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∙ NADPH turns to NADP+, all of which return to the light reactions to be recycled to ATP and NADPH.
Locate light reactions and Calvin cycle to chloroplast grana and stroma, respectively. ∙ Same answer as above
Know the source of oxygen produced in photosynthesis.
∙ Where formed: chlorophyll
∙ How: light absorbed an electron is energized and given up to an electron acceptor (1st component of an electron transport chain) chlorophyll replaces its lost electron with an electron extracted from a water molecule (water molecule is split into 2 electrons 2 H+ and 1 Oxygen Atom
∙ Why: to be used in next steps of photosynthesis
Apply the model of the hydroelectric dam to photosynthetic ATP formation by ATP synthase, and identify active and passive transport of H+ in chloroplasts. Make table of which parts of the model correspond to the parts of the ATPmaking machinery in the chloroplast and which movements of protons are passive and active, respectively ∙ Water stands for: protons (H+)
∙ The turbine stands for: ATP synthase
∙ Lit up light bulb stands for: ATP produced
Identify the following as energyrich states in photosynthesis: Excited electrons; H+ gradient; ATP and NADPH; Sugars.
∙ Excited electrons: (energy input) sunlight energizes electrons to high energy electrons ∙ H+ gradient: (energy input) energy lost by electrons fuels active uphill transport of H+ from low H+ in stroma to high H+ within thylakoid space
∙ ATP: (energy release) H+ flowing downhill from high H+ within thylakoid space to low H+ in stroma through the ATP synthase lose their energy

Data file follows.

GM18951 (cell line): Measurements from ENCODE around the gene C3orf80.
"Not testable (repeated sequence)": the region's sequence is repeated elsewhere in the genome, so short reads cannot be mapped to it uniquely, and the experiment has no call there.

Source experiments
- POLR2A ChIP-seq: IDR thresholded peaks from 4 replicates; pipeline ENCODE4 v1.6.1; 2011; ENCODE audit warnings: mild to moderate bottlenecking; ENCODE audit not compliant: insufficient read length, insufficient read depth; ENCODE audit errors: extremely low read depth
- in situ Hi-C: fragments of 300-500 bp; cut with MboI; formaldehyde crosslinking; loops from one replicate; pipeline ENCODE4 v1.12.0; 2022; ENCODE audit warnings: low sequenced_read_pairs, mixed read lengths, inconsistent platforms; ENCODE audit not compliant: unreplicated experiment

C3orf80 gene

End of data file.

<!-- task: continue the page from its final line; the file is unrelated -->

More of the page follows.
∙ NADPH: reducing agent
∙ Sugars: output
Respiration: Principles; energy flow in ecosystems; aerobic cellular respiration Place cellular respiration into the context of energy and carbon flow between producers and consumers; identify the overall inputs and outputs of cellular respiration. ∙ Inputs:
o Sunlight energy
o ATP, sugars, and O2
Predict changes in the binding capacity of hemoglobin for O2 and CO2. ∙ Hemoglobin binds O2 in the lungs and releases O2 in the muscle
∙ The binding capacity of hemoglobin for O2 is high in the lungs and low in the muscle region
Place cellular respiration (and ATP formation) into the context of cellular work. ∙ ADP and phosphate are combined to ATP with the help of energy from food ∙ ATP used during exercise
Locate glycolysis, the citric acid cycle, and electron transport to cytosol, mitochondrial matrix, and inner mitochondrial membranes, respectively.
∙ Cytosol: glycolysis; mitochondria
∙ Mitochondrion: pyruvate; citric acid cycle makes ATP